THE planned cuts to public services which the council hopes will help save £10.8million in the next financial year will be discussed at a meeting on February 11, before being decided on by the full council three weeks later.
More than 1,500 people put their views to the council on the planned cuts as the six-week consultation period came to a close on Monday.
Residents were given the chance to tell the council how they would be affected by 47 proposals which would see CCTV cameras, children’s services, rural buses and libraries, as well as other services, affected.
The proposed budget for 2016/17 together with the consultation report will now be discussed by councillors at a meeting of the executive committee on February 11.
Their recommendation will then be put to the full council at a meeting on March 1, 2016 with both meetings taking place at the council's Market Street offices in Newbury.
Council leader Roger Croft, said: “Up to this point these have simply been proposals we're considering but we're now at a point where some firm decisions have to be made.
"There are no easy solutions and it is inevitable that at the end of the process some people will be left disappointed.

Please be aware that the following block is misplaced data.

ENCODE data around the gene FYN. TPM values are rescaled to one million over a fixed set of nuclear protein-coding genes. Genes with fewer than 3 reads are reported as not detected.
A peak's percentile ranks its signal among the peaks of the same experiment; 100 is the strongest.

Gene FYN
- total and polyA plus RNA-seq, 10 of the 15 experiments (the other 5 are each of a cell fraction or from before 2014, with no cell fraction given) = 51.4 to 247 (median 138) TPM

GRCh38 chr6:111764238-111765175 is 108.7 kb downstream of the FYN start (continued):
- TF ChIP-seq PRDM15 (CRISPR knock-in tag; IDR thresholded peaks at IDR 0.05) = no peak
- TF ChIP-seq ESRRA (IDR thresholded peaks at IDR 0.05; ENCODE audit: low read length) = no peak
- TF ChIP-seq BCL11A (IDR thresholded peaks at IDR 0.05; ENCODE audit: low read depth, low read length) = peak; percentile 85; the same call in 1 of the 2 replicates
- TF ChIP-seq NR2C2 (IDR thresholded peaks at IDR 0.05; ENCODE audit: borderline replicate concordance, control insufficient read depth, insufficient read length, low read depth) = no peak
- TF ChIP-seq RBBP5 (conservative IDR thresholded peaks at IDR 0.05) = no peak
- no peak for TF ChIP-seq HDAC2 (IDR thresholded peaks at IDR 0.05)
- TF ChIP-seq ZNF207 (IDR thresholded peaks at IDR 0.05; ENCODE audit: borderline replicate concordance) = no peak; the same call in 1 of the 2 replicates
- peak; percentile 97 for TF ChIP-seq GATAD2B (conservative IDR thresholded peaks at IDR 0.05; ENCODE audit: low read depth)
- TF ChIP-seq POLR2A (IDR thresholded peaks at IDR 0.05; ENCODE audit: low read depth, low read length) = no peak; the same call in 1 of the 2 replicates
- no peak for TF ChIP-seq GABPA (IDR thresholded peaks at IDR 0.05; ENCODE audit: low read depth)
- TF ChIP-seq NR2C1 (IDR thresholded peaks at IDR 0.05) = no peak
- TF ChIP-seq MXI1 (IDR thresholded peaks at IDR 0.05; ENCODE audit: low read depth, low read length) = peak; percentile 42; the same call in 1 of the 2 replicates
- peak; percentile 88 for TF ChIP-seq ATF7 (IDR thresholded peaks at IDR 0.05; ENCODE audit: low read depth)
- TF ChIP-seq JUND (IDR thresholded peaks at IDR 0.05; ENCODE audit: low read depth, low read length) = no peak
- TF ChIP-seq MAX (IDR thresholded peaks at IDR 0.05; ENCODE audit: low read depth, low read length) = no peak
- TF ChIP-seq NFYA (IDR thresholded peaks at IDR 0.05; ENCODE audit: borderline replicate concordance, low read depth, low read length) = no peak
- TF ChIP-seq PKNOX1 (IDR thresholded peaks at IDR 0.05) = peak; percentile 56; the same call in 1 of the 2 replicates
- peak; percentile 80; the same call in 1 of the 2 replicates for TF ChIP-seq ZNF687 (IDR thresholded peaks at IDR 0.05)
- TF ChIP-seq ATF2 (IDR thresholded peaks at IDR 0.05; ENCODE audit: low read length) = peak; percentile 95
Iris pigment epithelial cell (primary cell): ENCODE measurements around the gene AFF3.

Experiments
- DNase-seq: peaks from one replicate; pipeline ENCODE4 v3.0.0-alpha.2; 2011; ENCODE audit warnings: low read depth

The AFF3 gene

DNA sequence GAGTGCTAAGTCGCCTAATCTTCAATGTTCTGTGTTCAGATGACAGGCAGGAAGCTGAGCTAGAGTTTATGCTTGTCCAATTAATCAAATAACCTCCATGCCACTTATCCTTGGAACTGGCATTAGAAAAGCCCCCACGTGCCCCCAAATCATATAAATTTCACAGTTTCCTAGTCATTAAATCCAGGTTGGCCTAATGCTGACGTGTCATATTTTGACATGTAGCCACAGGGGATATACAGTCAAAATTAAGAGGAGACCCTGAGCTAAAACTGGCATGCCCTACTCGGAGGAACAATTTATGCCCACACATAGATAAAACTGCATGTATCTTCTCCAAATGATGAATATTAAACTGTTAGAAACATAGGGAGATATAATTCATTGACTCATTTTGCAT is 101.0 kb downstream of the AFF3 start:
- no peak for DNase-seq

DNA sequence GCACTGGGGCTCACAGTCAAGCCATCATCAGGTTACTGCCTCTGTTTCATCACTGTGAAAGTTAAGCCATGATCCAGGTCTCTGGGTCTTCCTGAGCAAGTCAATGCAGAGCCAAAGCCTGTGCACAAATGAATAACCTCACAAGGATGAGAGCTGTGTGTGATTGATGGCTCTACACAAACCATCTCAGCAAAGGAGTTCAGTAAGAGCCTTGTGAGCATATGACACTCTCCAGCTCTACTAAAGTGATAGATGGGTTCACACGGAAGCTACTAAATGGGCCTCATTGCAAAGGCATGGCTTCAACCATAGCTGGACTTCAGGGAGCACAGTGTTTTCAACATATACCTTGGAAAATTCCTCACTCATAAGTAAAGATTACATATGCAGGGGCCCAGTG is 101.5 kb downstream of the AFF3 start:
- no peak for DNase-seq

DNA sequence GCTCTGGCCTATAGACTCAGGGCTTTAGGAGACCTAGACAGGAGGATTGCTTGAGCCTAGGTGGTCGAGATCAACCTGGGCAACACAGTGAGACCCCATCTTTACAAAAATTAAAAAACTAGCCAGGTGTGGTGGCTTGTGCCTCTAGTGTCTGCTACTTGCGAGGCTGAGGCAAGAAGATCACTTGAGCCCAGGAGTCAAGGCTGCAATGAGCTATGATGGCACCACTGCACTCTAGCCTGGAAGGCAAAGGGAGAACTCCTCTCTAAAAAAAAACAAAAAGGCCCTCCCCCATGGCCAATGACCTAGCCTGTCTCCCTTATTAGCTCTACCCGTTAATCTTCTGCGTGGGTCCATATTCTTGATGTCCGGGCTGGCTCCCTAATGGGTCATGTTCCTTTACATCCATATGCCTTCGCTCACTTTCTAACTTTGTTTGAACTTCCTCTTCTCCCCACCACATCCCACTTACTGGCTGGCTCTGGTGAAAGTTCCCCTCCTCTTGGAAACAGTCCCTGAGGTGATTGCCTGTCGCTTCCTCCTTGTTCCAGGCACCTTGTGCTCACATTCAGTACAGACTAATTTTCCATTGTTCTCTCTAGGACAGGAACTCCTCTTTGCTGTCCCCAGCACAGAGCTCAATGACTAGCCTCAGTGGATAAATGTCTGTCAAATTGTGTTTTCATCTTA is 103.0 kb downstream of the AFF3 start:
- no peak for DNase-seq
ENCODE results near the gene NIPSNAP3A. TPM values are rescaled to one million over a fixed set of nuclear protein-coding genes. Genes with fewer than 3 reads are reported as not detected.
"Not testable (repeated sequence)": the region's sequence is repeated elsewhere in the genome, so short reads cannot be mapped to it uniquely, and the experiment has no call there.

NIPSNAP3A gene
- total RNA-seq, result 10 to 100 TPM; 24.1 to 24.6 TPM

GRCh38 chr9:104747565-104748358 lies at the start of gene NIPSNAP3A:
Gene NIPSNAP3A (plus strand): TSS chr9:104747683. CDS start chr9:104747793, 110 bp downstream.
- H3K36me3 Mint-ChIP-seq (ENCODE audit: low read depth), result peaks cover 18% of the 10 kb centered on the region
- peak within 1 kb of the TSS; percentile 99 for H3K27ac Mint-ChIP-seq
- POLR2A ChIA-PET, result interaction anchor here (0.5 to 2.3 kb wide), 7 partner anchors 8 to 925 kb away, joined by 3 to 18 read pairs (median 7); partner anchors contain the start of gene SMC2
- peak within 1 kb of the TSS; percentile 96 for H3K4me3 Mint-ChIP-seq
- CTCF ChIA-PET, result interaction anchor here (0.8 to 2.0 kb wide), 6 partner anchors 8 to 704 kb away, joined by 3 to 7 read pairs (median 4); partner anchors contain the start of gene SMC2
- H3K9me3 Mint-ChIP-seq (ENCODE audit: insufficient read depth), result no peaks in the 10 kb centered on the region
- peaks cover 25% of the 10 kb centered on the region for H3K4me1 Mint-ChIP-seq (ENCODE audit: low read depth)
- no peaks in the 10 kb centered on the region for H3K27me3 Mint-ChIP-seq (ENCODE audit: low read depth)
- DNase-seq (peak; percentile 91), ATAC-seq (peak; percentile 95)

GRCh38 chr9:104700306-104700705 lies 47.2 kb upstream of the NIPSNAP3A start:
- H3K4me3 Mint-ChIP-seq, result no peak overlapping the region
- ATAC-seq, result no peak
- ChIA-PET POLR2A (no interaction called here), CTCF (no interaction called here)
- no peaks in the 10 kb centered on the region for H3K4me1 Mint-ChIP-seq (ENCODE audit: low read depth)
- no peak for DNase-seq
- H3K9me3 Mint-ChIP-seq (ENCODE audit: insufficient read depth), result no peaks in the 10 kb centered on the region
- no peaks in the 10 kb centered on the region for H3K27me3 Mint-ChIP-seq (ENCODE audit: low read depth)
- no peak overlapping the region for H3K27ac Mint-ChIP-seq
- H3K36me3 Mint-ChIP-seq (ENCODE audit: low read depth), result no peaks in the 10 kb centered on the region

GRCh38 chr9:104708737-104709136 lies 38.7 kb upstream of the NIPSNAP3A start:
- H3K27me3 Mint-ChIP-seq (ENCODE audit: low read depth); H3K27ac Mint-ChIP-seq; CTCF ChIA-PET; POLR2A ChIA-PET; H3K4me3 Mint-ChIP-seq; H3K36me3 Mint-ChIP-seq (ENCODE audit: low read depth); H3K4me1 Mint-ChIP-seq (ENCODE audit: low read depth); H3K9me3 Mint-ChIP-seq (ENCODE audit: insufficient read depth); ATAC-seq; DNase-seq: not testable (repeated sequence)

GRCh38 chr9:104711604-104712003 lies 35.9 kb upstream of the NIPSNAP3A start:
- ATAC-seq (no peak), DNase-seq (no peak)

“However, with £10.8m of savings to be found next year the council is left having to make some tough decisions about what it can and can't do in future years.”
Newbury residents had also been given a chance to have their say on the cuts that would directly impact them with the town council holding their own consultation.
Of the 47 cuts proposed by the district council three directly affect the town council – the switching off of CCTV cameras, and the loss of both public toilets and the visitor information centre.
The responses received showed that 80 per cent of respondents wish to retain CCTV services, two thirds would keep the toilets and just over half would save the visitor information centre.
Leader of Newbury Town Council David Goff said: “We understand the financial challenges facing West Berkshire District Council as they seek to find savings of £11m in 2016-17, but the town council has very limited resources.
“However, we are prepared to work with the district council to explore all options to retain important public services for the people of Newbury.”
Meanwhile the proposed cuts across the district have been slammed by the West Berkshire branch of Unison who claim the most vulnerable people in the district will be the ones most affected.
In a statement the trade union said: “A disproportionate number of the cuts will fall on the most vulnerable in our communities – children and families in need of support, people with disabilities and the elderly.
“Those whose quality of life is to a large extent dependent – and in some cases wholly reliant – upon support from the council will see it being eroded.
“Inequalities between the less fortunate and wider society will widen as a result.”
Councillor’s decision to award themselves a 16.5 per cent allowance increase earlier this year was also heavily criticised with Unison calling the move “innapropriate and insensitive”.